Why Facebook Places Will Make Foursquare into a Footnote

If Facebook is doing location, then location must finally be real.

I don’t mean that in a sarcastic way. I think that’s actually the most important takeaway from the introduction of Facebook Places last night, at a media event I attended at the social networking giant’s Palo Alto headquarters.

The new feature allows people accessing Facebook from iPhones or location-aware Web browsers to, among other things, “check in” with Facebook, sharing their current locations and seeing which friends have checked in nearby. To users of location-based mobile apps from companies like Foursquare, Gowalla, Yelp, Booyah, and SCVNGR, that’s nothing new. But even the largest of these startups have no more than a few million users. Facebook has half a billion, including 150 million in the United States, where Facebook Places will be rolled out first. As PlacePop CEO Kent Lindstrom put it at last month’s Geo-Loco conference in San Francisco: “The first week they launch check-ins, [Facebook] will have more check-ins than any other service in the history of geolocation…Having two million users on Foursquare becomes irrelevant in that scenario.”

Well, that’s this week. Now, I’m not saying that Facebook Places will put Foursquare et al. out of business overnight. I’m sure that engineers and product managers at those companies are already scrambling to figure out how to differentiate their services from Facebook’s, and how to keep the check-ins rolling on their own networks. They may stave off the inevitable for a while—perhaps in part by connecting to Facebook’s own geolocation framework, which, in effect, makes a Gowalla or Yelp check-in into a Facebook check-in. Indeed, uncomfortable-looking representatives from Gowalla, Foursquare, Booyah, and Yelp were all brought on stage last night to gush mechanically about how “excited” they were to be working with Facebook.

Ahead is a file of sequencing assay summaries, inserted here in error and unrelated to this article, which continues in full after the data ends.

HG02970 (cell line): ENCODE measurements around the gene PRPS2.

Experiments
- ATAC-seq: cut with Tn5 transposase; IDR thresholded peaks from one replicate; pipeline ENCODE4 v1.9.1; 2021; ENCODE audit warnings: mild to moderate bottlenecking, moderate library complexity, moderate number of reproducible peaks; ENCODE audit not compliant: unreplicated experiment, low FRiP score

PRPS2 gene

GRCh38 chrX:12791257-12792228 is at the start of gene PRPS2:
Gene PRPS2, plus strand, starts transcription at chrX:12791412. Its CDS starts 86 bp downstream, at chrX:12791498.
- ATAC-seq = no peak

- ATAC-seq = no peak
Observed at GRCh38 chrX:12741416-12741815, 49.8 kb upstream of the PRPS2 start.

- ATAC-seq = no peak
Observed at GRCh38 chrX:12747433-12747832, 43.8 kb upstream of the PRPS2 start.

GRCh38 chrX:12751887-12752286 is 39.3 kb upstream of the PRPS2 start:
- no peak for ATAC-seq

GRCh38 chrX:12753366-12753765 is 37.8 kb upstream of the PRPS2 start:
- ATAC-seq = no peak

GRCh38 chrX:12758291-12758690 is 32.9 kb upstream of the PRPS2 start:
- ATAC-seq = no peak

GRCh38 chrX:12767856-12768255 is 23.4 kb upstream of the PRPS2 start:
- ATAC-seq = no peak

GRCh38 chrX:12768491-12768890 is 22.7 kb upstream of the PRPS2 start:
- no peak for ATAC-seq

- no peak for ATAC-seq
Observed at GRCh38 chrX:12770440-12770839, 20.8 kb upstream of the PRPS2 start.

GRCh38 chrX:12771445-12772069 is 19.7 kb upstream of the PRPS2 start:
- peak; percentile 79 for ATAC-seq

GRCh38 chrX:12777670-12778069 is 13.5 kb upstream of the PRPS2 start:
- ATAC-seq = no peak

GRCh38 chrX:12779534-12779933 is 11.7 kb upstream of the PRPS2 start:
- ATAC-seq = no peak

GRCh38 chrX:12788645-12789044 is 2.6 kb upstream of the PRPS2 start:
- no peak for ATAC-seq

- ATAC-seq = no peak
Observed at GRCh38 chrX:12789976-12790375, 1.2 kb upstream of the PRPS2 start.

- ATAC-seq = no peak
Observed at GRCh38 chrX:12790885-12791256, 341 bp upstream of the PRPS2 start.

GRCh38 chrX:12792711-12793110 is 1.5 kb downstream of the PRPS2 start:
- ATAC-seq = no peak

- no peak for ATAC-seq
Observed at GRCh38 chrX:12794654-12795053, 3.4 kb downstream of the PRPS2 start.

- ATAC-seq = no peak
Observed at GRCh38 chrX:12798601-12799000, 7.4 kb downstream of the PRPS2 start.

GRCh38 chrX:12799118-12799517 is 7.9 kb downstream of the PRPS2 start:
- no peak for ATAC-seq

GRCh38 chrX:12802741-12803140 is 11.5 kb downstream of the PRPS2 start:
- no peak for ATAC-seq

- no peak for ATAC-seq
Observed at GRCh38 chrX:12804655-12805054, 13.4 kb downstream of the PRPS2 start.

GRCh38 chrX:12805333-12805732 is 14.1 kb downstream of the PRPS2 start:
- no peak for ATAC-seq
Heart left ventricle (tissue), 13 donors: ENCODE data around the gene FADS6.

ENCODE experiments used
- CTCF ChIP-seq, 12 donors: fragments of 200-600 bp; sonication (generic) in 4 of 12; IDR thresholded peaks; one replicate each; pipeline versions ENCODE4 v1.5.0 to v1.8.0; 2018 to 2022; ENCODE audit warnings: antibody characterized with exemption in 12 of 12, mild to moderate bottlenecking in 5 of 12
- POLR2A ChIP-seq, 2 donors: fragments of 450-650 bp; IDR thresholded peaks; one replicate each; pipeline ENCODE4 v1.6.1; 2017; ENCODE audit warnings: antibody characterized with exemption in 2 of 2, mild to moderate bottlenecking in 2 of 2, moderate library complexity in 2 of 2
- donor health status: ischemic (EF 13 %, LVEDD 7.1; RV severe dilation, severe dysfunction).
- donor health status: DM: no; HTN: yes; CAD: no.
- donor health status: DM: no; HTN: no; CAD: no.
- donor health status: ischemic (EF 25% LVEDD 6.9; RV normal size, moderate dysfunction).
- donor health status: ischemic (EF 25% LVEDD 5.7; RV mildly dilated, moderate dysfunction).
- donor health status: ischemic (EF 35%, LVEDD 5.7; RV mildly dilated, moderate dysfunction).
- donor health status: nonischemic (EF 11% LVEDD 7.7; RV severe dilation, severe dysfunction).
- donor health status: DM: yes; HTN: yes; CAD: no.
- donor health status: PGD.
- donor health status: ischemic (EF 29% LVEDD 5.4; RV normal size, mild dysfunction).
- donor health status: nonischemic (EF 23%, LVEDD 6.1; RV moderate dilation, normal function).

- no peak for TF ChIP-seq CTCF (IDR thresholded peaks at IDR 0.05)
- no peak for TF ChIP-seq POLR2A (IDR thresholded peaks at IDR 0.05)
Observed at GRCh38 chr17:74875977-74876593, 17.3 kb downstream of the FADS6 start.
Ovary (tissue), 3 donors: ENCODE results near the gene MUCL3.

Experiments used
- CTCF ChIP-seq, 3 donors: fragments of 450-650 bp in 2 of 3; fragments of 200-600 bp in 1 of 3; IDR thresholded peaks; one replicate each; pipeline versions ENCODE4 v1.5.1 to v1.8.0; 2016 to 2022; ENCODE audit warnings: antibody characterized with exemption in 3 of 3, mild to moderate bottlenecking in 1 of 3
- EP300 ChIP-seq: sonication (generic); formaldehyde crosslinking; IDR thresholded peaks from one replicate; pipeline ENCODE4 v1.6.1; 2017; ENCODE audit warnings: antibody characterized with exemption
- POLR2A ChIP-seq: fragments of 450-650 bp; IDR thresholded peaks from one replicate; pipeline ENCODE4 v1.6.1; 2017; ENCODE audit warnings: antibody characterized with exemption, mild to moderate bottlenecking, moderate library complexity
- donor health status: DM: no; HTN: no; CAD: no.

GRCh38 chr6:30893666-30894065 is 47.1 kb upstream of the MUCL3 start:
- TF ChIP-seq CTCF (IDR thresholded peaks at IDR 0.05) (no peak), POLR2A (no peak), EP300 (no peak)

But the truth is that all of these smaller services have been riding on a wave of novelty and early-adopter enthusiasm. There may be a passing thrill to displacing your buddy as the mayor of your local Starbucks on Foursquare, collecting fancy passport stamps on Gowalla, or “buying” your favorite hangouts on Booyah’s MyTown. But what then? None of these applications relate very well to users’ real-world goals and activities. They don’t make the things people already do any easier.

Places feature on Facebook's updated iPhone appFacebook is another matter. After years of futile resistance, I’ve become a begrudging convert to Facebook. Why? Because the sheer, snowballing mass of its community has made it into the best forum for certain social activities, such as sharing photos, links, and status updates. Just as Google has the best technologies for searching the Web or sending e-mail or finding something on a map, and Twitter has the best network for sharing 140-character bon mots, Facebook has the best mechanisms for keeping abreast of your friends’ lives. Unlike winning the “Crunked” badge on Foursquare (the award for checking in at four different bars in one night), that’s a priority that ranks pretty high on the lists of everyone but agoraphobes and misanthropes.

One of the most important things people want to know about their friends is where they are and where they’ve been. And so those are two of the central features of Facebook Places. When you go to the Places tab of the new Facebook iPhone application or the smartphone-friendly version of its website (touch.facebook.com), you’ll see the “Place Page” for your current location—in my case, for example, Xconomy San Francisco. If you don’t see a place that matches your actual location, you can create one. Then you can a) check in at that location, creating an item that shows up in your friends’ news feeds and on the place page, and b) see who else has checked in there recently.

The list of recent check-ins is time-limited, so there’s a good chance that people you see on the list are still at your location, giving you the opportunity to seek them out. Facebook CEO Mark Zuckerberg said at the media event that he knew the Places feature was ready for release when he took his girlfriend to a Menlo Park restaurant and she used it to discover that Facebook vice president of product Chris Cox and his fiancée were also dining there.